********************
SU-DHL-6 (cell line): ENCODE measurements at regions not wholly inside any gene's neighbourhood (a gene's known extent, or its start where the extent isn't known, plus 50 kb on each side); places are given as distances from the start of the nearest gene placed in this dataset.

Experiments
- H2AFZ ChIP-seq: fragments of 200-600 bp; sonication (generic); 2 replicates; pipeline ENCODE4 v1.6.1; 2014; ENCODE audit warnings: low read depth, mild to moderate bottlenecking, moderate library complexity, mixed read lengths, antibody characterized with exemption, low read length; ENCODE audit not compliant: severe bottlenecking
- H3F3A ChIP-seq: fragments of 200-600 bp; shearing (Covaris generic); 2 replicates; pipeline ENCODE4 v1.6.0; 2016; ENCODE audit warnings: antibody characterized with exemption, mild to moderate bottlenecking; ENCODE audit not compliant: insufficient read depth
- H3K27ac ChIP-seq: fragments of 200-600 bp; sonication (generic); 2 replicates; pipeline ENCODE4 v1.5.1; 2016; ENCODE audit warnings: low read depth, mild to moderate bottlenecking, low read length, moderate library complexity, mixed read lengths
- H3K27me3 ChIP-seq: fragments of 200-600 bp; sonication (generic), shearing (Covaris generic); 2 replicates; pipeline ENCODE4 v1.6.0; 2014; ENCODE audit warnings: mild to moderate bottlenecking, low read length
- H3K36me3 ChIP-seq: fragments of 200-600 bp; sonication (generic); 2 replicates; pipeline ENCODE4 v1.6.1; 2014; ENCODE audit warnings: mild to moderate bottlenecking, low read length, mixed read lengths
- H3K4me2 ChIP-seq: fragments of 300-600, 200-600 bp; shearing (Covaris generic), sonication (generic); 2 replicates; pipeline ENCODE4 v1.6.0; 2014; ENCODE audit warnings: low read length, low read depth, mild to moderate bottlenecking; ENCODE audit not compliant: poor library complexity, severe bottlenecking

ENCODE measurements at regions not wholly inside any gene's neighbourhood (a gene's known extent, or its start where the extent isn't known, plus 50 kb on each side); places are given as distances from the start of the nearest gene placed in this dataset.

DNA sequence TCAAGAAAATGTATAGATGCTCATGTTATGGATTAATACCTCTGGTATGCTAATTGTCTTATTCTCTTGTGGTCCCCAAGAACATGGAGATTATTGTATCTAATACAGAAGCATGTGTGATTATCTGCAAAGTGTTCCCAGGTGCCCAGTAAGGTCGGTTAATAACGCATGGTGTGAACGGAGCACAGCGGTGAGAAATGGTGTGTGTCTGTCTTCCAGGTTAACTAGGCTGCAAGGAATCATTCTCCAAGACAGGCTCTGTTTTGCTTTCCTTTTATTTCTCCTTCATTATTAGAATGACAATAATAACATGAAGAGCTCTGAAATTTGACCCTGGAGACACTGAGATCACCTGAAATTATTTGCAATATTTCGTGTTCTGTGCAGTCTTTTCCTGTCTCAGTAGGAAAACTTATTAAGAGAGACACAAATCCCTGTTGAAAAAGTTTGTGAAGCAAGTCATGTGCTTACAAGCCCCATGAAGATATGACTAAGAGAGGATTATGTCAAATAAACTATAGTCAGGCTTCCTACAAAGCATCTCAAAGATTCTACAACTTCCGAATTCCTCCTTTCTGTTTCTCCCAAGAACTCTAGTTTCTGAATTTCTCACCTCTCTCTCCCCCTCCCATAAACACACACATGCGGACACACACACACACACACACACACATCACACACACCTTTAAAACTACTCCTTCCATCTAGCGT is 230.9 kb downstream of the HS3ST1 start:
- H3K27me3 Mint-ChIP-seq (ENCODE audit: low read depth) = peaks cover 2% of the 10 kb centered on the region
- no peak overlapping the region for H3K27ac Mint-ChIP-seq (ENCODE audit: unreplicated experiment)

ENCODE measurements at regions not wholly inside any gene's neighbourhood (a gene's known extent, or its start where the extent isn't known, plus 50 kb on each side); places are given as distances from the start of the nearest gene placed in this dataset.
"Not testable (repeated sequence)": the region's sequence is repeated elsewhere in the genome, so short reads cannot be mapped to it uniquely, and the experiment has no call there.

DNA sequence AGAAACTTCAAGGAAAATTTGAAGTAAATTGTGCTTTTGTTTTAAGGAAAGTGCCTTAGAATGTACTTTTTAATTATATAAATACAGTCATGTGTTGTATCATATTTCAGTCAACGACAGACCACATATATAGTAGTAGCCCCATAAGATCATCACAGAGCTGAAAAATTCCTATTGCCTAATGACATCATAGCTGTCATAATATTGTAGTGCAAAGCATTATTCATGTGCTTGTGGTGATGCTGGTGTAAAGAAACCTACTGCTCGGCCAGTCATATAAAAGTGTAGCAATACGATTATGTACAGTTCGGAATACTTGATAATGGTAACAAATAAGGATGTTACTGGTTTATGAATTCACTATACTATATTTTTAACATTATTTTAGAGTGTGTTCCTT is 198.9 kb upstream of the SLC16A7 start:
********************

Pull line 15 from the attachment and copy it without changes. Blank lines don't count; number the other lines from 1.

DNA sequence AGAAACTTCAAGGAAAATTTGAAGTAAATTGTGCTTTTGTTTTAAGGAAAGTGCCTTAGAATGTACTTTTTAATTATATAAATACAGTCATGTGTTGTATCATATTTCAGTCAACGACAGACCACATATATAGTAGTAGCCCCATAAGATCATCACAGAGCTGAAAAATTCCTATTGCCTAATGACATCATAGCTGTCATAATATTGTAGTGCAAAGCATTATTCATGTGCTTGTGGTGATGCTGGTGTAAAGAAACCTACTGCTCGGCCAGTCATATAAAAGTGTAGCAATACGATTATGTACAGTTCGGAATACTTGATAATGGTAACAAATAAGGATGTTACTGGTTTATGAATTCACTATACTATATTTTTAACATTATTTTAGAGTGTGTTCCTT is 198.9 kb upstream of the SLC16A7 start: